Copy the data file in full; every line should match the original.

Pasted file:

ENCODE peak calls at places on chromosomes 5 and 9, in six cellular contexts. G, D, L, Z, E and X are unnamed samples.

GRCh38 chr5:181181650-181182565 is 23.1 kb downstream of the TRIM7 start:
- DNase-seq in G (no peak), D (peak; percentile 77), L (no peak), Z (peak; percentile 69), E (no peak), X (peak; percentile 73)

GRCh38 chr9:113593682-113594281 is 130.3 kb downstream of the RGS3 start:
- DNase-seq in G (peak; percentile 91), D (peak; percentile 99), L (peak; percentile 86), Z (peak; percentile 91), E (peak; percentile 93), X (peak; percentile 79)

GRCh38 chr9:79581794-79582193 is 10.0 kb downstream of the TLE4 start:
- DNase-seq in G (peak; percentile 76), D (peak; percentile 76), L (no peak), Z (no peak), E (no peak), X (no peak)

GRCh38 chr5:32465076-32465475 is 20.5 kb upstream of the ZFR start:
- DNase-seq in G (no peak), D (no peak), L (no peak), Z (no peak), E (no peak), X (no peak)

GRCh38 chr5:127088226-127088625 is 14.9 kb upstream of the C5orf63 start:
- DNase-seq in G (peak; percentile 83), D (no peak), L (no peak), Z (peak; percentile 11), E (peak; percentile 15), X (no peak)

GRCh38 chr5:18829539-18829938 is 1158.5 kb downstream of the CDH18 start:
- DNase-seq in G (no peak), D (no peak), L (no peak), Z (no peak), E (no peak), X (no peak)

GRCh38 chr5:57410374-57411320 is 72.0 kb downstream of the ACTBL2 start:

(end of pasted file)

ENCODE peak calls at places on chromosomes 5 and 9, in six cellular contexts. G, D, L, Z, E and X are unnamed samples.

GRCh38 chr5:181181650-181182565 is 23.1 kb downstream of the TRIM7 start:
- DNase-seq in G (no peak), D (peak; percentile 77), L (no peak), Z (peak; percentile 69), E (no peak), X (peak; percentile 73)

GRCh38 chr9:113593682-113594281 is 130.3 kb downstream of the RGS3 start:
- DNase-seq in G (peak; percentile 91), D (peak; percentile 99), L (peak; percentile 86), Z (peak; percentile 91), E (peak; percentile 93), X (peak; percentile 79)

GRCh38 chr9:79581794-79582193 is 10.0 kb downstream of the TLE4 start:
- DNase-seq in G (peak; percentile 76), D (peak; percentile 76), L (no peak), Z (no peak), E (no peak), X (no peak)

GRCh38 chr5:32465076-32465475 is 20.5 kb upstream of the ZFR start:
- DNase-seq in G (no peak), D (no peak), L (no peak), Z (no peak), E (no peak), X (no peak)

GRCh38 chr5:127088226-127088625 is 14.9 kb upstream of the C5orf63 start:
- DNase-seq in G (peak; percentile 83), D (no peak), L (no peak), Z (peak; percentile 11), E (peak; percentile 15), X (no peak)

GRCh38 chr5:18829539-18829938 is 1158.5 kb downstream of the CDH18 start:
- DNase-seq in G (no peak), D (no peak), L (no peak), Z (no peak), E (no peak), X (no peak)

GRCh38 chr5:57410374-57411320 is 72.0 kb downstream of the ACTBL2 start: